In a bold move towards combating corruption, the Uganda Revenue Authority (URA) has recently terminated the employment of 80 of its staff members. While the exact timeframe in which these dismissals occurred remains undisclosed, the decision has received praise from lawmakers and underscores URA’s commitment to eradicating corruption within its ranks.
The announcement came to light during a meeting of the Parliamentary Committee on Finance, Planning, and Economic Development. The committee was gathering information as part of a familiarization tour of URA’s regional facilities, where they learned of the staff terminations. Legislators were quick to commend URA for its decisive action against corruption, emphasizing the importance of such measures in addressing one of Uganda’s persistent challenges.
Avur Jane Pacuto, the Vice Chairperson of the committee, expressed her support, stating, “The 80 staff that you have so far sent away is a good lesson. Do not relent. One of the aspects pulling down this country is corruption; therefore, there is a need to commend you for fighting the vice.”
During the meeting, the committee discussed the significance of URA’s efforts in the fight against corruption and its impact on the country’s development. The legislators applauded the tax body for its commitment to tackling this issue head-on.
The committee’s tour of various URA stations, which commenced on Tuesday, aimed to provide members with a better understanding and appreciation of the authority’s operations. Stations visited included the One-Stop Border Posts of Malaba, Busia, Lwakhakha, Mutukula, Katuna, Mirama Hills, and the Masaka offices. Additionally, the MPs visited large taxpayers, such as Nile breweries in Jinja.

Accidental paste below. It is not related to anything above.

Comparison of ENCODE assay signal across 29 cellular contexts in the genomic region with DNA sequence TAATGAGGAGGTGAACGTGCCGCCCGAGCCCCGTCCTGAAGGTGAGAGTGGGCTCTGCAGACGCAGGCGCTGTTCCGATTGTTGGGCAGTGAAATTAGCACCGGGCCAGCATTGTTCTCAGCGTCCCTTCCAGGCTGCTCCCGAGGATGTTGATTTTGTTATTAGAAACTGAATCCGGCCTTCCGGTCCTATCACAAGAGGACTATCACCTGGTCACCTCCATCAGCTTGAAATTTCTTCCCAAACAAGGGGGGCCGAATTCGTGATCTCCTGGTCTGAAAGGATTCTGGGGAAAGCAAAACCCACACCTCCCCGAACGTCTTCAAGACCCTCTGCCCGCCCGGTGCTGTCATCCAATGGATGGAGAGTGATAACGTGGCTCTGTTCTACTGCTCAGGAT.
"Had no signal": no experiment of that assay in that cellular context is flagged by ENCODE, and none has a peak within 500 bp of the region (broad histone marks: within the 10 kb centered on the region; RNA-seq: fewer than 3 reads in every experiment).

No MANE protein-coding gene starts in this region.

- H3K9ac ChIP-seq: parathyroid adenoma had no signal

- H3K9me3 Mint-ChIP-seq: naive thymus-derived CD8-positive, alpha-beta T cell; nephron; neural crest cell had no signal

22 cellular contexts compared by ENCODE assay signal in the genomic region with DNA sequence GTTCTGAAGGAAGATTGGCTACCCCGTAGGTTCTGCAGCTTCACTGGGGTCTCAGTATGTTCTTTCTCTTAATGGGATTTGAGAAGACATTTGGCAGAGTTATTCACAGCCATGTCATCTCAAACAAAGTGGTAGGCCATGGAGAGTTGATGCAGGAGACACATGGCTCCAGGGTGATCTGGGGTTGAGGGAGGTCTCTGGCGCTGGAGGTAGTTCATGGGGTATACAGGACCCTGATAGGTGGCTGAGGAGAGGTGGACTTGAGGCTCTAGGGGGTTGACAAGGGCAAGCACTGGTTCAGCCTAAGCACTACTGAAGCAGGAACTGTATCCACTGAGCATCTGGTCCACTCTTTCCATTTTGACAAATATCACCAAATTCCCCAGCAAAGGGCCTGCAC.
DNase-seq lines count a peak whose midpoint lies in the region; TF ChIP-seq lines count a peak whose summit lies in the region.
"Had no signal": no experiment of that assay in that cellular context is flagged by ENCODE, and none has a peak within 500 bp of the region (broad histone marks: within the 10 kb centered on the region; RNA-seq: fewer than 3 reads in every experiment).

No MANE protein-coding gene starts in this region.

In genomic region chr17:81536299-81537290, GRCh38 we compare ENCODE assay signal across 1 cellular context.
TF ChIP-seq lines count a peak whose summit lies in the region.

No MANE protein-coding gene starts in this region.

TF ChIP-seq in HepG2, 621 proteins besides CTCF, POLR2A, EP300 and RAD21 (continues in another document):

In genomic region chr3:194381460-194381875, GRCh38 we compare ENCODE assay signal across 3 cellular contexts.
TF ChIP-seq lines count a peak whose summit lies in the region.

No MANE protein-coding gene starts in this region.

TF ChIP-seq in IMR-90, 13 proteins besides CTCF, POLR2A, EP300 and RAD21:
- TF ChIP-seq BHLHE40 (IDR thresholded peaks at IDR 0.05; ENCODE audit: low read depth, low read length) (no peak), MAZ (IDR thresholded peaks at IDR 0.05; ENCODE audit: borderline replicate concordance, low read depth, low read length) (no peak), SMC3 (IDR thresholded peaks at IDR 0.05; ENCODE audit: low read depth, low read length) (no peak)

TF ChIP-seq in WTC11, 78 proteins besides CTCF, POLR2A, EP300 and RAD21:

URA’s Commissioner General, John Musinguzi, expressed gratitude to the Parliament for their continuous support. He outlined some of the strategies being implemented by the authority to enhance revenue mobilization.
These strategies include closing revenue leakages, addressing corruption more aggressively, introducing performance management systems, and improving overall efficiency. Musinguzi also highlighted innovations aimed at simplifying the customer’s journey, such as the ability to pay taxes using USSD codes.
Furthermore, Musinguzi revealed the introduction of a new performance management system that would reward high-performing employees and offer support to those struggling to meet their targets. He emphasized URA’s commitment to ensuring that all staff members are aligned with the authority’s objectives.
Dr. Keefa Kiwanuka, the Committee Chairperson, expressed a desire for further engagement to explore ways in which Parliament could better support URA, particularly in the realm of rental tax performance.
URA’s firm stance against corruption and its proactive measures to enhance revenue collection reflect its dedication to advancing Uganda’s economic growth and development. The actions taken serve as a reminder of the critical role that governmental agencies play in upholding transparency and accountability in public service.